John Allen Chau

John Allen Chau - Christian Martyr

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John Allen Chau

John Allen Chau

Who is John Allen Chau?

John Allen Chau is the Christian martyr whom God used to begin the evangelization of the North Sentinel Island. A 26-year-old American missionary, John Allen Chau (above right) died by arrows on North Sentinel Island in the Indian Ocean on November 16, 2018. His martyrdom received worldwide attention, put North Sentinel Island on the world missions map, and inspired other Christians of his generation to rise up for Jesus and the Gospel.

North Sentinel Island

Who are the Sentinelese?

The Sentinelese (above and top left) are the indigenous people of North Sentinel Island, which is one of the last places on earth untouched by "civilization." Estimated to number fewer than 500, the Sentinelese live on what God provides for them in and around their island but have never heard the name of Jesus, let alone His Gospel. And they have reacted so violently to attempts by outsiders to reach them that the Indian government gave up and in 1991 declared the North Sentinel Island a no-go zone not to be approached within 5 kilometers (3 miles).

How and why did John Allen Chau go to North Sentinel Island?

John Allen Chau was raised in Vancouver in the state of Washington and attended Vancouver Christian High School, where he began to express a desire to evangelize the Sentinelese, and graduated from Oral Roberts University in Oklahoma in 2014.

Between 2015 and 2018, John Allen Chau made several trips to the Andaman Islands, which include North Sentinel Island, to gather information, develop contacts, and confided to a fellow missionary his desire to live with the Sentinelese, learn their way of life, share the Gospel with them, and eventually translate the Bible into their language.

On October 16, 2018, John Allen Chau returned to Port Blair, the capital of Andaman Islands, and began to make his final preparations. On November 14, 2018, he hired five local but ethnic Karen (a people from southeast Burma) Christian fishermen and their 30-foot open wooden fishing boat to take him and tow his kayak to North Sentinel Island. They slipped out of harbor at night to avoid detection by the Indian Coast Guard and reached the vicinity of North Sentinel Island after midnight.

At daybreak on November 15, 2018, John paddled his kayak toward the island but returned to the fishing boat after being met by arrows from the Sentinelese. Later that day, he paddled up the coast out of sight of the Sentinelese, then dragged ashore and buried in the sand a large waterproof case full of supplies. He then paddled back to the fishing boat, loaded into his kayak a smaller waterproof case of supplies, as well as two large fish as gifts, and once again paddled toward the Sentinelese on the island, crying, "My name is John. I love you and Jesus loves you... Here is some fish!"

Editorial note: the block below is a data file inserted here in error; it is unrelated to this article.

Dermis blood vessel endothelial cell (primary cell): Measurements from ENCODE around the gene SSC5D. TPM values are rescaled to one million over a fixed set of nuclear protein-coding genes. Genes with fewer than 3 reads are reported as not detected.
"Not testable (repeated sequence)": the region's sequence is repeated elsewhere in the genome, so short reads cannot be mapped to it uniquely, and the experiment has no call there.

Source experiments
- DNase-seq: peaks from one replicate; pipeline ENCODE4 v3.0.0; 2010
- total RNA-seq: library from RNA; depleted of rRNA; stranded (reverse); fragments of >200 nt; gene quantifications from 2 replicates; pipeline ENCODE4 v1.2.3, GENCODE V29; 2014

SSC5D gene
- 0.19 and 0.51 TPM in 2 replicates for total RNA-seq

As he approached them, the Sentinelese men on the shore shouted at him in their language. John stayed out of the range of their arrows and shouted back at them what he thought they had said to him, which made them laugh. When two of them eventually paddled out toward him in a dugout canoe, he dropped the two fish into the water and backed off while the men grabbed the fish.

Encouraged to see the men accept his gift and more Sentinelese gather on the beach, John paddled closer to them, disembarked from his kayak to show that he had legs just as they have, and gave to them as gifts almost everything he had in the kayak. He then spent some time with them on the beach trying to communicate and learn some of their words.

When he began to sing to them a song about Jesus, however, they became violent, broke his kayak, and shot an arrow at him, which struck the waterproof Bible he had been holding. John escaped by jumping into the water and swimming back to the fishing boat.

At this point, most missionaries would have turned back and returned home. After all, a valiant effort had been made and death barely evaded. But John realized that if he returned home and the Sentinelese remain isolated, they will continue to go to hell as they die. To him, their everlasting destiny was more important than his earthly life. So he decided to lay down the rest of his life, however long or short it may be, for the Sentinelese. Early morning on November 16, 2018, he wrote what would be his final letter (below) to his family, gave it to the Karen fishermen, told them to return to Port Blair, and swam back to North Sentinel Island, knowing that there would no longer be a way for him to return to Port Blair.